Over the July 4th weekend, Destiny 2
had a massive number of active players in its PVP modes, specifically Iron Banner. Even on the last day of the event, 15% of everybody playing were in Iron Banner, and on July 1st, 728k of the total 1.18 million players were enjoying PVP. That’s twice the amount of people playing Strikes, Nightfall, Raids, or Gambit. For comparison, if we look back at July of 2019, the PVP population was 289k, less than half of what it is today.
Destiny 2: Season of Arrivals
What’s spurred this drastic increase in PVP participation? That’s not clear. A recent change on the PVP front is the removal of skill-based matchmaking on June 10th and, while the Reddit community claimed this was a huge success bringing in a “record” number of players, the real numbers (source: Warmind.io) show that, while the unique player count increased ~6.9% during the most recent Iron Banner bringing in 1,172,044 unique players, the overall PVP pool actually saw a decrease of about 1% of unique players when compared to the week Iron Banner was active in April.
So while there was an increase, it should also be considered that this is a new season where everybody is trying to hit the new max power level. Iron Banner offered several easy ways to acquire Pinnacle rewards (the highest tier available) via bounties and a quest that rewarded six drops for one completion – and, of course, it’s a fun mode, as long as you’re playing with a team. Especially now that skill-based matchmaking has been turned off.
For most events in Destiny 2, I like to play solo. I (usually) find it to be a calming experience, as I can hop in and knock out a few pinnacle drops while working toward the latest season’s cap. But as a competitive player with a paltry 0.94 lifetime kill/death ratio (which puts me in the top 41%, according to Destiny Tracker) I found this last Iron Banner to be a tad more frustrating than usual. As a solo player, you’re constantly facing off against stacks of teams who are partnered, and getting my fair share of Mercy rules (where the other team stomps you so thoroughly that the match ends early) doesn’t leave me with a wonderful feeling. The balance definitely felt off in solo play thanks to the abandonment of skill-based matchmaking, with no new system to replace the old flawed one. Still, Iron Banner keeps you constantly working toward a goal by rewarding you with a Pinnacle drop simply for playing, win or lose. Hey, if the player population hasn’t suffered as a result of the matchmaking changes, it can’t be that bad, right?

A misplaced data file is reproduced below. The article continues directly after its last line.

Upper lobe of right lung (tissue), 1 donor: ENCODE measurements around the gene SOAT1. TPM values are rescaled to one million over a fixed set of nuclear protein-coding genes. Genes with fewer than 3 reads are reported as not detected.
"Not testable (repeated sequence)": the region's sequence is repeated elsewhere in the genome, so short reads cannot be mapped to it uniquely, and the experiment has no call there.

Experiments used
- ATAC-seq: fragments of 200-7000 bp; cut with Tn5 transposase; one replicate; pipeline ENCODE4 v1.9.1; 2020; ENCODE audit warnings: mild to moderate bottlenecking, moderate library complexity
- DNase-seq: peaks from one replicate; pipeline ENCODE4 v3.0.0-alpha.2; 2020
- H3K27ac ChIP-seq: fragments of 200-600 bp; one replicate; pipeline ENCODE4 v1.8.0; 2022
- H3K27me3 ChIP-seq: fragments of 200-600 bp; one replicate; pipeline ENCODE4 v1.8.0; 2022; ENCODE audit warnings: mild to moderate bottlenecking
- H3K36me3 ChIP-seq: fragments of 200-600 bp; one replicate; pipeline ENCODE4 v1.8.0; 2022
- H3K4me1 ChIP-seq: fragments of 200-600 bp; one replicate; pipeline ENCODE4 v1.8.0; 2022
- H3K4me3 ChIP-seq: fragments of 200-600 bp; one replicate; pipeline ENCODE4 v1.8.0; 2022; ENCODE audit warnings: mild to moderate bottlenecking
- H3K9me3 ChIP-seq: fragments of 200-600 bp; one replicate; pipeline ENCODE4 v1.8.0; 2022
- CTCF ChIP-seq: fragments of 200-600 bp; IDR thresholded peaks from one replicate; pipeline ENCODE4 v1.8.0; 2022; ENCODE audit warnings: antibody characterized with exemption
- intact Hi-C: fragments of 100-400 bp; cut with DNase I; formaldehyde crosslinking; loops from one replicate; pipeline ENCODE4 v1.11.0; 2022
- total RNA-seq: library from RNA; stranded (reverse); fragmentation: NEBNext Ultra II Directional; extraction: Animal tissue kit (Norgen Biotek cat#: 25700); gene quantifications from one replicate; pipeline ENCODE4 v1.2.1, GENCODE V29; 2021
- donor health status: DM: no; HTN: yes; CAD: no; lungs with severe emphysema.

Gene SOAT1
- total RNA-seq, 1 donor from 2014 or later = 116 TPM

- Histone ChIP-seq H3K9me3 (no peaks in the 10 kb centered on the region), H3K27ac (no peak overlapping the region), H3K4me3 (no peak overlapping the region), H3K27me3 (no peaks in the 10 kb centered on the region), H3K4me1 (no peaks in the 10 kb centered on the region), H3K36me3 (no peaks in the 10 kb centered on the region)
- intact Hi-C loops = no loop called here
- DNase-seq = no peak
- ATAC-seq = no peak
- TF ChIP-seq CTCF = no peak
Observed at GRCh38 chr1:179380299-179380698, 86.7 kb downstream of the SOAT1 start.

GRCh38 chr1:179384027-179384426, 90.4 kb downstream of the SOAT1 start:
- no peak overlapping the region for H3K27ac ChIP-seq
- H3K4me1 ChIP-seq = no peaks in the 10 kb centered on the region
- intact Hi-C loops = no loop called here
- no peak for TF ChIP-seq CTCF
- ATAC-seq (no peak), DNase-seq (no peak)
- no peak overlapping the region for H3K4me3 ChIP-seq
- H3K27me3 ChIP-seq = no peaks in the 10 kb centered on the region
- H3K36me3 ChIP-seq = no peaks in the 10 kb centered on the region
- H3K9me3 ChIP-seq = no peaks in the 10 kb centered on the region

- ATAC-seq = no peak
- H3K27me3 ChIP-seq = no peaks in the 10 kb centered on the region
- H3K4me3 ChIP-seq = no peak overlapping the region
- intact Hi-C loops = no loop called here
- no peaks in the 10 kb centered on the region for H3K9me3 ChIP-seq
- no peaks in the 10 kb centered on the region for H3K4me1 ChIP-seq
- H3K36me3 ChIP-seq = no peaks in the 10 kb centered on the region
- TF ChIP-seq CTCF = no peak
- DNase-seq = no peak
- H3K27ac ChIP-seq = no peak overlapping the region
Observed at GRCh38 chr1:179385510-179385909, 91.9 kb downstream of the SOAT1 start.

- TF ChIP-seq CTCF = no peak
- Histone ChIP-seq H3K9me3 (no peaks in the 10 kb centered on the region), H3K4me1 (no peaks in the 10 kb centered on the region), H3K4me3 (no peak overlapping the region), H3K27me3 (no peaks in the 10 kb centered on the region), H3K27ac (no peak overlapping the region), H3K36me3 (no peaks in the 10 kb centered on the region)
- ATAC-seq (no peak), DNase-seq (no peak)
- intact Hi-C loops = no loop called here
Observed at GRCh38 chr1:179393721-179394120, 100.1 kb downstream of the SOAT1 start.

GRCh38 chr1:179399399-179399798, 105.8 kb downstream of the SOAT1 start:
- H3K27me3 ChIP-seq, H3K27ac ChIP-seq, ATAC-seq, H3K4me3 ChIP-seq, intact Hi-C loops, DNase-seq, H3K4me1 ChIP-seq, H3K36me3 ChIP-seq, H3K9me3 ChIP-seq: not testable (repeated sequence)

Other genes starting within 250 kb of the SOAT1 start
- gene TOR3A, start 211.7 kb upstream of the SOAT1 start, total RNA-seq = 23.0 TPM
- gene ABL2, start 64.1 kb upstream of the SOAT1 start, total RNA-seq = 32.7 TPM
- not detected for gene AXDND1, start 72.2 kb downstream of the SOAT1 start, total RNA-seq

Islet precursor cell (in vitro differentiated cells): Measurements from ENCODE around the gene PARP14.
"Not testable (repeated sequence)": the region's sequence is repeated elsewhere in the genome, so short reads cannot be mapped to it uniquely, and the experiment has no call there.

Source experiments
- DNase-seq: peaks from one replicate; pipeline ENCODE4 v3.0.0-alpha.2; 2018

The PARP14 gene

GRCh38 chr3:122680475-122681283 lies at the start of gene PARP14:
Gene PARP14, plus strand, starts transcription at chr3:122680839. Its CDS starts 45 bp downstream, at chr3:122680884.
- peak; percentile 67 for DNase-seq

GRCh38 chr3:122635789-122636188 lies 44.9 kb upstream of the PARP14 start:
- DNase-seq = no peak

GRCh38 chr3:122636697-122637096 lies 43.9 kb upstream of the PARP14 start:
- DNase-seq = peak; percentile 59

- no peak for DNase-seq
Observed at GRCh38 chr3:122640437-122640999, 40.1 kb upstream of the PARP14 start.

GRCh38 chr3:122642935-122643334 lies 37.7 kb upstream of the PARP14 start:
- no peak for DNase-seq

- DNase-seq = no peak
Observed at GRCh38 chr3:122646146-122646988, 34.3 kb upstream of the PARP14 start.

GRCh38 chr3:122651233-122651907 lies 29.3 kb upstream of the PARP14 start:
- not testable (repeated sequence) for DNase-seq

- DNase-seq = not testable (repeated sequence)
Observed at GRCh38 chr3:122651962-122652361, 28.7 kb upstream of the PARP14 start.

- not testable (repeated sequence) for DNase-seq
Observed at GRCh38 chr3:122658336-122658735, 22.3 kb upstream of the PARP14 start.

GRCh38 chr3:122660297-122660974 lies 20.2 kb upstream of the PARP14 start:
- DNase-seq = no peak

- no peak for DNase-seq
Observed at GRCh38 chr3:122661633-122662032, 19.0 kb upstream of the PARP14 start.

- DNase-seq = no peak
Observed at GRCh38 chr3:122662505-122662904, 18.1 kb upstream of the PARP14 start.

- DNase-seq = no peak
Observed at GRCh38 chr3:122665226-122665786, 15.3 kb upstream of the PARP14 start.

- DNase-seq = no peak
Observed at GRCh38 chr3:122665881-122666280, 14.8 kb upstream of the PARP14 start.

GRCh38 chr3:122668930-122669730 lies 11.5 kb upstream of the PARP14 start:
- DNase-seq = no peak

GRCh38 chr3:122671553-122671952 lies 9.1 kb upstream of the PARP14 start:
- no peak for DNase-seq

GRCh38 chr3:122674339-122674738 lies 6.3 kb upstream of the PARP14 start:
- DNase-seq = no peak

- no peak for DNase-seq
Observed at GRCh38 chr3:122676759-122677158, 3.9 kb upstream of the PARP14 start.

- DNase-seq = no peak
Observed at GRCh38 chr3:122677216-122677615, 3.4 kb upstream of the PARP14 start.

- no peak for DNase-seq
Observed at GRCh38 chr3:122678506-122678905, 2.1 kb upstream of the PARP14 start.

Another cherished PVP event is Trials of Osiris, but it needs a ton of work on PC right now. This is a mode for the top echelon of players in which they claim a card that tracks wins and losses before fighting in 3v3 battles in the hopes of getting a string of seven consecutive victories. Do this and you’ll get to see the location known as The Lighthouse where you’ll be showered with loot. The catch is that Trials of Osiris is matchmade based on your connection strength as well as your card-state, and it’s simply not working.
Playing on PC, it seems to me that the problem is that the pool is so full of either near-professional level players carrying a friend to The Lighthouse, or “account recoveries” – services where you can pay a high-skill player to play on your lower skill level account to get your character some wins. These groups join forces to wipe the floor with most players, and that combined with the prevalence of hackers on PC – which forces you to doubt whether you were the victim of a great shot or if someone’s 94% headshot accuracy is a bit suspect – have made it so that Trials of Osiris is just not fun.
Bungie did announce that it’s working on an anti-cheat system this last month, but no word yet on when it will be deployed. Likewise, even though the recovery services are potentially against the terms of service they’re currently are so prolific that I don’t think a week has gone by that I haven’t been delivered an ad for one of them across various websites and social media services, and I haven’t seen Bungie take any action to shut them down.
Destiny 2: Trials of Osiris